Thursday, March 26, 2015

Ted Cruz and the Quest for the GOP Obama

Ted Cruz's declaration that he's running for President doesn't make a lot of sense from the normal perspective. No one has ever given him any reason to suspect that he could become President. No poll has showed him with even ten percent support.  It only makes sense when you realize who Ted Cruz is modeling himself after: Barack Obama. Of course, he's not like Barack Obama in almost any way. But Ted Cruz doesn't know that. He doesn't see the real Barack Obama. He sees the conservative caricature of Barack Obama, and that's what he's trying to mimic.

Like Obama eight years ago, Ted Cruz is a first-term US Senator who hasn't achieved much in the Senate yet, but who is popular with some activists in his own party, and who is considered a rising star by some. That much is true. But that's pretty much where the resemblance ends. And that's apparently enough for Cruz to tell himself that he can follow Obama's route to the White House.

But in the real world, Ted Cruz is nowhere near the path Obama was on in 2007. Cruz doesn't have the base of donors he would need to run an actual campaign. He doesn't have the organization he would need, or the people to set up that organization; most of the talented GOP campaign-runners don't want anything to do with him. And he's got no support from other elected Republicans. Most Republicans hate Ted Cruz. Cruz announcing his candidacy for President is like someone saying that if you overlook his hitting, his fielding, his running, and his throwing, he's a lock for the Baseball Hall of Fame someday. Eight years ago, Candidate Obama was already building one of the most formidable national campaign organizations in decades. He had built relationships with major donors. He had major power brokers in his party, people like Ted Kennedy, urging him to run. If Cruz looked seriously at where he is right now and compared it to where Obama was at this point, he'd see how ridiculous he's being.

But that would mean seeing Barack Obama as he actually is. And the Republicans are committed to seeing Barack Obama as merely a media phenomenon, a guy who might be a talented orator but doesn't have any substance. They're committed to seeing him as an incompetent manager, in over his head. So they don't allow themselves to understand even bottom-line facts about him. They forget about the terrifyingly efficient ground organization he built. They forget that he outplayed and out-strategized Hillary Clinton, who wasn't any naive newcomer. They prefer to believe that Obama is just an unqualified guy who made a couple of nice speeches and got lucky. So Ted Cruz is trying to run as that version of Obama: the reality-free "Imagine" speech he used to kick off his campaign is his idea of an Obama speech. Cruz actually imagines that some vacuous lofty rhetoric might be all he needs.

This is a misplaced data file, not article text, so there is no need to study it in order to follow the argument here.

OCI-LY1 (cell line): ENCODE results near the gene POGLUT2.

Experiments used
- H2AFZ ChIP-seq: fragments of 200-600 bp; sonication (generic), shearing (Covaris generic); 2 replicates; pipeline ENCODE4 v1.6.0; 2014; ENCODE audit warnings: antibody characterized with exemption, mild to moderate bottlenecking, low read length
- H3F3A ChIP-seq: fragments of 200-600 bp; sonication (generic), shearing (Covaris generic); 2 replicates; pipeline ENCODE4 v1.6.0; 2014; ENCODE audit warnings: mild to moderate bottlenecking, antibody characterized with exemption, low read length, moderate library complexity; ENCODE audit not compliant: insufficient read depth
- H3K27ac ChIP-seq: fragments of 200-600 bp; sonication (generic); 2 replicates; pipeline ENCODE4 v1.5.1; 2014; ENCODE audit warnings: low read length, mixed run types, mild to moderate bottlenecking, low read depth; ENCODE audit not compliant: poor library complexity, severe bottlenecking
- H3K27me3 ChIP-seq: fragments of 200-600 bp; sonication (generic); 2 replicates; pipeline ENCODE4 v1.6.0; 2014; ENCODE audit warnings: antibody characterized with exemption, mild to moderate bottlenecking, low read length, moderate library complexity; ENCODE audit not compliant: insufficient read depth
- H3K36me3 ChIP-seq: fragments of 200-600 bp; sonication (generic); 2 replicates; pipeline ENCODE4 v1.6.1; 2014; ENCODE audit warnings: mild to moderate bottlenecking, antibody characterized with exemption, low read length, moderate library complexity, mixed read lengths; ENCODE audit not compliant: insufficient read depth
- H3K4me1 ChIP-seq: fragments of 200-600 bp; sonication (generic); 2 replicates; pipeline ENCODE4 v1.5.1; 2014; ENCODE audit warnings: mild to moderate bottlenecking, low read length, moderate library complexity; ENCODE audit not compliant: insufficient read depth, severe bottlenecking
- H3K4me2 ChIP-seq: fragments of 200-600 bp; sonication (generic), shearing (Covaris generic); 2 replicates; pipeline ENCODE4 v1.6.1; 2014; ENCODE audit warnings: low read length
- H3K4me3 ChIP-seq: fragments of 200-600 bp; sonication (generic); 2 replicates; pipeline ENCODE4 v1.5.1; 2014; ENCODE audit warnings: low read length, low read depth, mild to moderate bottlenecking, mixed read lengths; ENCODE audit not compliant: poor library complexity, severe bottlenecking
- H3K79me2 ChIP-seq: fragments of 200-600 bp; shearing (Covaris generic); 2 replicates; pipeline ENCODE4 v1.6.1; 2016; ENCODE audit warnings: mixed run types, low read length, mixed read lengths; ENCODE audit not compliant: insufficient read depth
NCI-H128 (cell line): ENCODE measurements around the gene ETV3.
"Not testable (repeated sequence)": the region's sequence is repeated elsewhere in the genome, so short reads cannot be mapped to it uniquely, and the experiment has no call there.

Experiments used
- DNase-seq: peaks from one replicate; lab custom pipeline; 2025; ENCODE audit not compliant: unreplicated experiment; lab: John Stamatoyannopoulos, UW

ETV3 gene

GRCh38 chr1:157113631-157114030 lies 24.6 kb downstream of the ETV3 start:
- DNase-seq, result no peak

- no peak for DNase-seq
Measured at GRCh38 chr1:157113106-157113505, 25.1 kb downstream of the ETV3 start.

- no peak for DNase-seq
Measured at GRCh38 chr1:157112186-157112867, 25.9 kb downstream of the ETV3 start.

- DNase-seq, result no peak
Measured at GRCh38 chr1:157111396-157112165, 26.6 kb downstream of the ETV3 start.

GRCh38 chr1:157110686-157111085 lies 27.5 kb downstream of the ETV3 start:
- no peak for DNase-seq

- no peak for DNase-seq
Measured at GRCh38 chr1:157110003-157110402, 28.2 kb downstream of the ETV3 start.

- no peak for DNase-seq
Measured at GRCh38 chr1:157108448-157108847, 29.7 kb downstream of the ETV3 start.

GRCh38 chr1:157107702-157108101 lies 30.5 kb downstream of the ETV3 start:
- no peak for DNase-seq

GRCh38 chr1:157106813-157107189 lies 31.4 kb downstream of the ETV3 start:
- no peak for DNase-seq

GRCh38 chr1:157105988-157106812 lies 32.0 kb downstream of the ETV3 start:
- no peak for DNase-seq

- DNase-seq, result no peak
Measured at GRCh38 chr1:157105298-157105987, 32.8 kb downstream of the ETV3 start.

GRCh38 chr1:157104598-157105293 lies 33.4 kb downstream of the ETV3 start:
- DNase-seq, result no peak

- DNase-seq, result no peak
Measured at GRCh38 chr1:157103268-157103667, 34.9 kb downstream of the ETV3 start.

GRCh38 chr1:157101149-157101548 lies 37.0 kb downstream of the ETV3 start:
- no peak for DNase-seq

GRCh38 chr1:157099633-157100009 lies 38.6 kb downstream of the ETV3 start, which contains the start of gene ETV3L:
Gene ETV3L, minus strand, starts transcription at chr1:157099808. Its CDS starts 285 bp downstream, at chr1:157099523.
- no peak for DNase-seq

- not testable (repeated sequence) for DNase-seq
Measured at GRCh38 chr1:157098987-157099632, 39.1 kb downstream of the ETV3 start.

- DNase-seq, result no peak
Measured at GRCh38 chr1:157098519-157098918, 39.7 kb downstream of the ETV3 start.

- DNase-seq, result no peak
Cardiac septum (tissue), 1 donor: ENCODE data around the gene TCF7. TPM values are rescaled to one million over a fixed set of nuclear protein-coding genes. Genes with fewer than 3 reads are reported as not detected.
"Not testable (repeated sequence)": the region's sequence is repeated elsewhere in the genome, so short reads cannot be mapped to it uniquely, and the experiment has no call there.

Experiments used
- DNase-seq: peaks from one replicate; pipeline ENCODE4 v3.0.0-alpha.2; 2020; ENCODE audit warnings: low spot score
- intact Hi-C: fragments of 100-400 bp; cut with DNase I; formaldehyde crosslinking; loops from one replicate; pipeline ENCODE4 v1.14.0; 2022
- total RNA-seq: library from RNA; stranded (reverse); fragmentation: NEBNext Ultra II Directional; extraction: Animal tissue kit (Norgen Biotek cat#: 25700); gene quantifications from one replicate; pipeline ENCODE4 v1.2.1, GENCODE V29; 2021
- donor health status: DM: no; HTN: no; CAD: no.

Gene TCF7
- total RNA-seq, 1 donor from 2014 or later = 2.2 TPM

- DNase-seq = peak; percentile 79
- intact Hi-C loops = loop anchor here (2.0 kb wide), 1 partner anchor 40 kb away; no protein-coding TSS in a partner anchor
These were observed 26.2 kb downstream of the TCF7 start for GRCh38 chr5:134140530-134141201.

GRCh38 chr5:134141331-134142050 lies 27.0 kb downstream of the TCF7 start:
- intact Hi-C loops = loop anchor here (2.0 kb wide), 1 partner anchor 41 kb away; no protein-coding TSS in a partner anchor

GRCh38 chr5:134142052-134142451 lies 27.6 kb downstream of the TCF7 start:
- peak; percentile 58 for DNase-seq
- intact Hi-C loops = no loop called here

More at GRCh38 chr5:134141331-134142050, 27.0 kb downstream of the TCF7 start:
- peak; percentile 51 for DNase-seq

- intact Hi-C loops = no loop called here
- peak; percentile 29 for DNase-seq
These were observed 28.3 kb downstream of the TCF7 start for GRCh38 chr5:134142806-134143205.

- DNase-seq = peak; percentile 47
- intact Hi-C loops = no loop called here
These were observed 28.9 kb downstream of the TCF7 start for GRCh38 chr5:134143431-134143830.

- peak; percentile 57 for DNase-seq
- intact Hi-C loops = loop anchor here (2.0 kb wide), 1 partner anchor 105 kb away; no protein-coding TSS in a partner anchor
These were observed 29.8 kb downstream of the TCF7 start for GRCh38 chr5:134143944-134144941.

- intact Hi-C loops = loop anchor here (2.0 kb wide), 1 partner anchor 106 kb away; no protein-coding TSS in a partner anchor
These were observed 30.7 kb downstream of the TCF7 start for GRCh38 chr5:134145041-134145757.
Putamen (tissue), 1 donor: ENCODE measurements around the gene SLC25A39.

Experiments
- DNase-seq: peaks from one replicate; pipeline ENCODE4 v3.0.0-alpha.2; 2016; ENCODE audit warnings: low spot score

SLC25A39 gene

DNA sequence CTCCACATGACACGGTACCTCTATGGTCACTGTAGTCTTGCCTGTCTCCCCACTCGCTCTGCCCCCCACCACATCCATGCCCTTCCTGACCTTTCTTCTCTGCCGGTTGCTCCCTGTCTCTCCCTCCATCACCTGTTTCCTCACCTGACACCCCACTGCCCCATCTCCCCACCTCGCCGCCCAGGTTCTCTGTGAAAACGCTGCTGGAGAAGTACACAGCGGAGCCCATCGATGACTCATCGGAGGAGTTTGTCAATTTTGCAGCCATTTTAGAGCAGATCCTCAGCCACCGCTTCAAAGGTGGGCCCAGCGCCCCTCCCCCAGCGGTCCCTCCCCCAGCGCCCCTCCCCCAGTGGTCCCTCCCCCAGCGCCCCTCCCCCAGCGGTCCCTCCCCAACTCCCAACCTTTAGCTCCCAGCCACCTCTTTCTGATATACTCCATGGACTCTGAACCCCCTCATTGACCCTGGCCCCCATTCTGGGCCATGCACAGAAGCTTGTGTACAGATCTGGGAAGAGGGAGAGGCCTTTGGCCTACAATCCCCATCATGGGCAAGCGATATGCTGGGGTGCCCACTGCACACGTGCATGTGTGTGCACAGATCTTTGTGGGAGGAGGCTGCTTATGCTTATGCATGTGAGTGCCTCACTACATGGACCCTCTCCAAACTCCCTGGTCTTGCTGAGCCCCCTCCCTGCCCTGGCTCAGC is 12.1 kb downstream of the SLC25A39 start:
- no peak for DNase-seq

Cruz is not only ignoring the practical differences between Obama and himself (like, you know, having a plan and not having a plan). But he also misunderstands the differences between himself and Obama as candidates. Cruz is abrasive where Obama is affable. Cruz is way out on his own party's right wing; Obama has always been comfortably middle-of-the-road for a Democrat, but gets called a crazed radical socialist by the right-wing echo chamber. Instead of comparing himself to the actual Obama and moving toward the middle, Cruz compares himself to the Republican fantasy of Obama and tells himself that if a far-left-winger could win, a far-right-winger can. Of course, a far-left candidate hasn't.

The Republicans have made this mistake before; their first attempt to run their own Obama wasn't Ted Cruz but Sarah Palin. That seems ridiculous now, but Palin in 2008 looked to the Republicans almost exactly like Obama looked to the Republicans: inexperienced, with no real substance, but charismatic and exciting on the stump. Of course, the weakness in Palin's preparation started to show disastrously early whereas, to some Republicans' mystified frustration, Obama's alleged lack of preparation never gives itself away. The obvious explanation for that is something Republicans don't want to consider.

And of course the search for a Republican Obama, and Ted Cruz's hopes to follow what he thinks of as Obama's strategy, overlooks a major factor in 2008. One of the reasons that a senator with a short track record in Washington was viable that year, when he wouldn't have been in a normal election cycle, was the Iraq War. The newcomer was viable because the establishment candidates had all voted for a war which, by 2008, voters had come to see as a terrible mistake. Obama was elected as a newcomer because the old guard had screwed everything up so badly. And Republicans don't want to think about that reality at all.

cross-posted from Dagblog

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